Figure 3.13. Taxes and transfers are failing to reduce poverty
Mean annual per capita consumption by decile in Cambodia, in USD: baseline and counterfactual scenarios (2014)
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Notes: *USD = United States dollar.

Baseline (status quo) = transfers and taxes; counterfactual 1 = taxes, no transfers; counterfactual 2 = transfers, no taxes; counterfactual 3 = no transfers, no taxes. The deciles of household consumption per capita in 2014 Cambodian riel (KHR) are defined according to the following cut-offs: 131 675/ 157 611 / 181 599 / 203 509 / 228 697 / 258 686 / 294 930 / 352 555 / 456 316.

Source: Authors’ calculations based on NIS (2014), Cambodia Socio-Economic Survey 2014.

The model highlights two important trends. First, inequality (as evident from the disparity in consumption levels across the distribution) is lower after taxes but the receipt of transfers plays a minimal role in equalising consumption levels because the coverage and level of benefits is low. Second, all groups along the income distribution, including the poorest, would have higher levels of consumption in the absence of taxes, with or without transfers.

The average total tax burden for poor households is 14.9% of the average total consumption and 67.8% of the national poverty line. For the many households close to the poverty line, taxation can mean the difference between being above or below the threshold. Calculations based on the 2014 CSES show that taxation pushes about 5.1% of the population (166 322 households or 774 389 individuals) into poverty.

The impact of social protection transfers in alleviating poverty is modest due to their low coverage and benefit levels. Based on microsimulations of existing social protection programmes, 0.6% of the population (19 567 households or 91 105 individuals) who have post-tax per capita consumption above the poverty line would be poor without these transfers. Figure 3.14 shows estimates for the headcount poverty rate in the absence of transfers and taxes; it indicates that, while progressive, the fiscal framework’s net impact is impoverishing.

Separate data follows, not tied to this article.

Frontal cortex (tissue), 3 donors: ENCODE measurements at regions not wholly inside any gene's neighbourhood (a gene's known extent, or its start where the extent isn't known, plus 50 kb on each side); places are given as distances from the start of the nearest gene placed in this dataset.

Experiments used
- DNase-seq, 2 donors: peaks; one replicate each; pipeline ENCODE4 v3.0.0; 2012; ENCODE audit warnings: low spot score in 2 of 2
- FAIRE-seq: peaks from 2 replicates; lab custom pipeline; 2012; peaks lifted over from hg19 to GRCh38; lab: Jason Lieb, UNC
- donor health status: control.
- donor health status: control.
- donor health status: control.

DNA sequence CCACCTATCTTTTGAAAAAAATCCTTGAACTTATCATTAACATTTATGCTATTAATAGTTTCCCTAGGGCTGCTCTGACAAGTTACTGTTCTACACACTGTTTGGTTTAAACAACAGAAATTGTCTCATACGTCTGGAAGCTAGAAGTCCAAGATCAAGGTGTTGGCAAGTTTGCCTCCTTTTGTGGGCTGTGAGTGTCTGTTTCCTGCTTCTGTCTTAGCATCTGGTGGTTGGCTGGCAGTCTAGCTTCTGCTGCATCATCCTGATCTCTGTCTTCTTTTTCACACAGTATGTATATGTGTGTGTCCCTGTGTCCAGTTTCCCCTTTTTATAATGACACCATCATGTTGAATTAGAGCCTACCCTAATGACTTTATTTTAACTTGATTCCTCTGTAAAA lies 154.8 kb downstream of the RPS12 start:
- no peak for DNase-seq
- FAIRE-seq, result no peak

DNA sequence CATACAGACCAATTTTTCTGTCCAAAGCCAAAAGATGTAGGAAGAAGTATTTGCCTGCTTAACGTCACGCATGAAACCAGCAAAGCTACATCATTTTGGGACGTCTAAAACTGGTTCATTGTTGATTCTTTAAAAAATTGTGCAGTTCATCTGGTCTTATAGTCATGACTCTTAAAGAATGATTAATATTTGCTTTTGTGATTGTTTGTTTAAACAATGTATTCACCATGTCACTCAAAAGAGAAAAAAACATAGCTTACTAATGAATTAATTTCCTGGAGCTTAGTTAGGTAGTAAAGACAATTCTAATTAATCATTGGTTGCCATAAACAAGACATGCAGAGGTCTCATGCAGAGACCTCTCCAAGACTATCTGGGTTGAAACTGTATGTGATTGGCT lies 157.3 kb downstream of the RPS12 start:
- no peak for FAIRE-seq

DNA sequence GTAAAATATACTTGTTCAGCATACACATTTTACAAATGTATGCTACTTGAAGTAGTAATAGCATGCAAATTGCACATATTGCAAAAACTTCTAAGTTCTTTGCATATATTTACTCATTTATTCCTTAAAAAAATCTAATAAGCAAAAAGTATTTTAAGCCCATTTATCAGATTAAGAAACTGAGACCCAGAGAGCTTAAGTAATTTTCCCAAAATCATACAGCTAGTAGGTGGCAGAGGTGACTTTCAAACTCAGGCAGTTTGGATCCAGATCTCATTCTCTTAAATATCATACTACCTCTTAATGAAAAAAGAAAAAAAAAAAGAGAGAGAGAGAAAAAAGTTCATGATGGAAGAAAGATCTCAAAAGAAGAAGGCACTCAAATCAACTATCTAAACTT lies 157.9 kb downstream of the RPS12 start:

Figure 3.14. Transfers are not sufficient to offset the impact of taxes
Poverty headcount rate according to taxes and transfers in Cambodia: baseline and counterfactual scenarios (2014)
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Notes: Baseline (status quo) = transfers and taxes; counterfactual 1 = taxes, no transfers; counterfactual 2 = transfers, no taxes.

Source: Authors’ calculations based on NIS (2014), Cambodia Socio-Economic Survey 2014.

These calculations confirm the importance of assessing the combined effect of taxes and transfers. If the SPPF is to achieve the poverty reduction objectives, transfer amounts will have to increase to offset the impact of taxation on the poor. This is especially the case should official development assistance be declining (as discussed in Chapter 4). Thinking ahead to the implementation of the SPPF, it will be important to assess the impact of different financing strategies, especially on poor and vulnerable households.

References